Railway scandal[edit]

By the 1909 election, Calgary's growth had earned it a second seat in the legislature. Cushing finished first in a five candidate field, and was elected to fill one of these seats; Bennett, finishing second, was elected to the other.

Though Cushing, as Minister of Public Works, was initially responsible for railway policy, on November 1, 1909 Rutherford created a new ministry of Railways, which he appointed himself to head.[22] In February 1910, Cushing resigned as Minister of Public Works, expressing disagreement with Rutherford's policy of offering loan guarantees to private railway builders, including the Alberta and Great Waterways (A&GW) Railway. He stated in his letter of resignation that this policy had been adopted without his knowledge or consent. Rutherford accepted the resignation with regret, but publicly disagreed with Cushing's claim that he had been kept unaware of government railway policy.[23] On February 25, Cushing gave his account of the events leading to his resignation In the legislature : after responsibility for railways was removed from his department, Rutherford had offered the A&GW guarantees of $20,000 per mile of railway constructed. In making this guarantee, Rutherford had not consulted government engineers in the department of Public Works about construction costs, relying instead on the A&GW's engineer. Cushing felt that guaranteeing $20,000 per mile, regardless of actual construction costs, was unwise, and further believed that the government's reliance on the A&GW's engineer could let the company get away with building a sub-standard railway.[24]

There followed a dramatic series of legislative debates and votes, in which many Liberals, including Cushing, frequently voted against their own government, even on motions of non-confidence. In March, Rutherford invited Cushing to rejoin the cabinet; according to Cushing, he was assured that if he did so his rival, Attorney General Charles Wilson Cross, would resign. He declined Rutherford's offer, both because he considered that he was no longer able to work with the premier and because his allies among the anti-Rutherford Liberals urged him to fight on.[25] Rumours began to circulate that Rutherford would resign, to be replaced by Cushing.[26] Lieutenant Governor of Alberta George Bulyea was indeed convinced that Rutherford would have to resign in order to save the Liberals, but he and other powerful Liberals did not view Cushing as capable of leading the government.[27] Bulyea instead invited provincial Chief Justice Arthur Sifton to form a government, though Cushing was reputed to have been "sitting in his hotel room, his ear glued to the telephone, waiting for the summons from the Lieutenant-Governor to assume the robes of Rutherford".[28]

Cushing, far right, speaking at the unveiling of a memorial cairn at Morley, 1927

Sifton left Cushing, along with all other major figures of the A&GW dispute, out of his first cabinet;[29] Ezra Riley, a staunch Cushing ally, resigned his seat in protest.[30] Cushing did not do the same, but did not seek re-election in the 1913 election.[31]

Later life and legacy[edit]

Cushing was the first chairman of the Mount Royal College Board of Governors, holding the post from 1910 until 1926, when he was designated Honorary Chairman. He died in Calgary January 25, 1934 of a heart attack.[8][9] Calgary's W. H. Cushing Workplace School is named in his honour.[32]

Cushing is primarily remembered for his role in the Alberta and Great Waterways Railway Scandal. In assessing his role in that episode, Thomas has suggested that his actions were motivated by something other than "revulsion against what appeared to be an unwise contract with a railway company". Instead, he believes that Cushing had concluded that he, rather than Rutherford, should be premier, and began to conduct himself publicly in such a way as to undermine Rutherford's authority. Whatever his motivations, Cushing's resignation precipitated a scandal that ended Alexander Rutherford's political career, and in so doing had a profound effect on Alberta's political history.[33] In evaluating his legacy, Roome also considers his role in establishing the government telephone system, which in her opinion "produced serious financial difficulties" for the province in the years ahead.[21]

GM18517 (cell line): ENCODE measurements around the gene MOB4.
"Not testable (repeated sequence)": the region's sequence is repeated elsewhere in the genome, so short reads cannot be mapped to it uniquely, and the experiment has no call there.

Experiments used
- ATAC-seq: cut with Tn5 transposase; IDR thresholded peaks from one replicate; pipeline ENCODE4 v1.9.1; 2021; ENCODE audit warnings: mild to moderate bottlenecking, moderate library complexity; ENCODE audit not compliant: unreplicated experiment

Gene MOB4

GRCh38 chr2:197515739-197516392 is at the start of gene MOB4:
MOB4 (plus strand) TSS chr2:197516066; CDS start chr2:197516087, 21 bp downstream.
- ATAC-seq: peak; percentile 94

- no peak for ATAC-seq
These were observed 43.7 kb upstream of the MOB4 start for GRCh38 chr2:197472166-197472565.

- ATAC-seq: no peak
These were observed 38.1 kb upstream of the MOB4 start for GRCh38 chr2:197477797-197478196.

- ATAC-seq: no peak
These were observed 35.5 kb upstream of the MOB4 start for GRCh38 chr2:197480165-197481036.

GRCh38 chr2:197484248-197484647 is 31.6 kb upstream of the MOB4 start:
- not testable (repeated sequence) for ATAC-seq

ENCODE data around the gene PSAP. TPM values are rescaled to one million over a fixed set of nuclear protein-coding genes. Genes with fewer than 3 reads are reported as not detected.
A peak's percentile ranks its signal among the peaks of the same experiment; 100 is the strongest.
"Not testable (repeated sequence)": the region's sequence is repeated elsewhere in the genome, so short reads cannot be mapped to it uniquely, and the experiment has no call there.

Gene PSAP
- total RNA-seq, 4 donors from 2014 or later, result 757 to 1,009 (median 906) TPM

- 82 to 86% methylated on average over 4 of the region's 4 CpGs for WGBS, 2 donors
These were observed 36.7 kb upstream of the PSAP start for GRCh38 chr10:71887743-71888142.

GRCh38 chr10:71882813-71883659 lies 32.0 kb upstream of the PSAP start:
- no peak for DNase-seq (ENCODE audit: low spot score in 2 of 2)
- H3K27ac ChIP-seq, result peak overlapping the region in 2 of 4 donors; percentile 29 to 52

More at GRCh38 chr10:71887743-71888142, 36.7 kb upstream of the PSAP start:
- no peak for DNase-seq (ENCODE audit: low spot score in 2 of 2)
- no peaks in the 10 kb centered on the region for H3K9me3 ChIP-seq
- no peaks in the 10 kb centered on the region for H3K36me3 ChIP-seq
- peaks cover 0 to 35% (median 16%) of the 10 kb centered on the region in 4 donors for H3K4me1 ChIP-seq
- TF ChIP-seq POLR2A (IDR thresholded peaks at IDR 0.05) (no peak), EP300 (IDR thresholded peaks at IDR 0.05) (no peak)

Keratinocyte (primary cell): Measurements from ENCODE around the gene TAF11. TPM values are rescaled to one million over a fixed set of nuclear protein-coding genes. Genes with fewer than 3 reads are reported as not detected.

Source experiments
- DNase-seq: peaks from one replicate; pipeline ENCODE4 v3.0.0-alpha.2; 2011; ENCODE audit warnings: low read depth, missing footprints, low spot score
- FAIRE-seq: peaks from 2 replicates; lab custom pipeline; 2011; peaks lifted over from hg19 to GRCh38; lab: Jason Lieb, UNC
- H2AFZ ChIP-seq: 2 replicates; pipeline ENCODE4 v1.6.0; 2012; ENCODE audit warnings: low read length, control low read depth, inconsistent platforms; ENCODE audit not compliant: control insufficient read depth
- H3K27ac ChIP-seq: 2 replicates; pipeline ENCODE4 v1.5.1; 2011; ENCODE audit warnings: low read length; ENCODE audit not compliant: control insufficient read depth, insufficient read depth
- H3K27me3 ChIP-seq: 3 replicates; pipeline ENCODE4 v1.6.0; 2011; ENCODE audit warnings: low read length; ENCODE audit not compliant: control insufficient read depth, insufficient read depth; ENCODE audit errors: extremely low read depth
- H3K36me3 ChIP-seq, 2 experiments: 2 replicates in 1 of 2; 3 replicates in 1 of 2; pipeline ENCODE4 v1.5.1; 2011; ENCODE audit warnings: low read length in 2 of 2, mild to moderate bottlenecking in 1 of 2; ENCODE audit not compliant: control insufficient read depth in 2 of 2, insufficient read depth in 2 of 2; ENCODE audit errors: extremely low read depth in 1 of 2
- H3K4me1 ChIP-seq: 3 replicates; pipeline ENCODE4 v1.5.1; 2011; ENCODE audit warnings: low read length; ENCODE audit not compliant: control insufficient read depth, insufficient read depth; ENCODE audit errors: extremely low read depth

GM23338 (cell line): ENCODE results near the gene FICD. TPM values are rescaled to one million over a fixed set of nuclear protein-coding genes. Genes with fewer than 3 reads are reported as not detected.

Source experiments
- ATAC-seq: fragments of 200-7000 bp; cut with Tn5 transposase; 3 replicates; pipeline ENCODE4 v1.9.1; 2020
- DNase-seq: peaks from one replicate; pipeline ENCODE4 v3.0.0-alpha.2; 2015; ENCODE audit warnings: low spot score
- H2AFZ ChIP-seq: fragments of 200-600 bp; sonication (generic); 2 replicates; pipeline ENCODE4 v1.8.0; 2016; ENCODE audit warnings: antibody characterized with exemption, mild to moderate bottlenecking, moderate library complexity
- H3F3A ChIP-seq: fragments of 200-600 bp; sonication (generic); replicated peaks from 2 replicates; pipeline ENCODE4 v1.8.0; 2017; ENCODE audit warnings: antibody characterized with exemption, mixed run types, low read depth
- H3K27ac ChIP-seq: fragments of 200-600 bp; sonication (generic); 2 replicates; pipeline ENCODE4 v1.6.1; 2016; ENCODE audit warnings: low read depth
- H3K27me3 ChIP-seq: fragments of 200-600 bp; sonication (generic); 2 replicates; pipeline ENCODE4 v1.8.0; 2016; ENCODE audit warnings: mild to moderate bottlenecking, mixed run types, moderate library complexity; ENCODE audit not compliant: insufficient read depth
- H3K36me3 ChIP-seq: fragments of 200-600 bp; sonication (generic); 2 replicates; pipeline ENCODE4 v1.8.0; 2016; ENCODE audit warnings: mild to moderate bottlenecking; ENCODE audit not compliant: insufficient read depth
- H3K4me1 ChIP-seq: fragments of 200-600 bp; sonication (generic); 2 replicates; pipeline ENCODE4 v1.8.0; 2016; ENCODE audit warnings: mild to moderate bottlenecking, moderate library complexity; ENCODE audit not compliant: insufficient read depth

Electoral record[edit]

1909 Alberta general election results (Calgary)[34] (two candidates elected) Turnout N.A.
     Liberal William Henry Cushing 2,579 27.18%
     Conservative R. B. Bennett 2,423 25.53%
     Liberal Dr. Egbert 1,933 20.37%
     Conservative Thomas Blow 1,907 20.10%
Socialist George Howell 747 7.87%
1905 Alberta general election results (Calgary)[35] Turnout N.A.
     Liberal William Henry Cushing 1,030 42.39%
     Conservative R. B. Bennett 993 40.86%
     Independent A. D. Macdonald 407 16.75%

References[edit]

Notes[edit]

  1. ^ Cushing, James Stevenson (2009). The Genealogy of the Cushing Family, an Account of the Ancestors and Descendants of Matthew Cushing,. BiblioBazaar. pp. 584–5. ISBN 978-1-115-53694-3. 
  2. ^ a b Morgan, Henry J (1999). The Canadian Men and Women of the Time: A Handbook of Canadian Biography of Living Characters. BiblioBazaar. p. 290. ISBN 978-1-113-14384-6. 
  3. ^ Parker, Charles Whately; Barnet M. Greene (1912). Who's who in Canada: an illustrated biographical record of men and women of the time 15. International Press. p. 468. 
  4. ^ "Pioneer Profiles (page C)". The Southern Alberta Pioneers And Their Descendants. Retrieved April 3, 2010. 
  5. ^ Bright 28–29
  6. ^ a b Thomas 21
  7. ^ Jennings, A. Owen (1911). Merchants and manufacturers record of Calgary. Calgary: Jennings Publishing Company. p. 33. 
  8. ^ a b c "Mayors' Gallery" (PDF). City of Calgary. Retrieved October 24, 2009. 
  9. ^ a b "W. H. Cushing". Alberta Online Encyclopedia. Retrieved 2009-10-26. 
  10. ^ Thomas 22
  11. ^ Calgary Board of Trade (1906). The famous Calgary district : the land of golden wheat, fat steers, industrial opportunities and unequalled climate. 
  12. ^ Thomas 27
  13. ^ Thomas 28–29
  14. ^ Thomas 38
  15. ^ Babcock 44
  16. ^ Babcock 36, 58
  17. ^ Thomas 46–47
  18. ^ a b Thomas 51
  19. ^ Thomas 52–53
  20. ^ Babcock 39
  21. ^ a b Roome 10
  22. ^ Babcock 57
  23. ^ Thomas 72
  24. ^ Thomas 73
  25. ^ Thomas 82–83
  26. ^ Thomas 83
  27. ^ Thomas 89
  28. ^ Thomas 90
  29. ^ Thomas 91
  30. ^ Thomas 91–92
  31. ^ Thomas 144
  32. ^ "Calgary Board of Education – School profiles: W. H. Cushing Workplace School". Calgary Board of Education. Retrieved 2009-10-26. 
  33. ^ Thomas 130
  34. ^ "Election results for Calgary, 1909". Alberta Online Encyclopedia. Retrieved 2009-10-16. 
  35. ^ "Election results for Calgary, 1905". Alberta Online Encyclopedia. Retrieved 2009-10-16. 

External links[edit]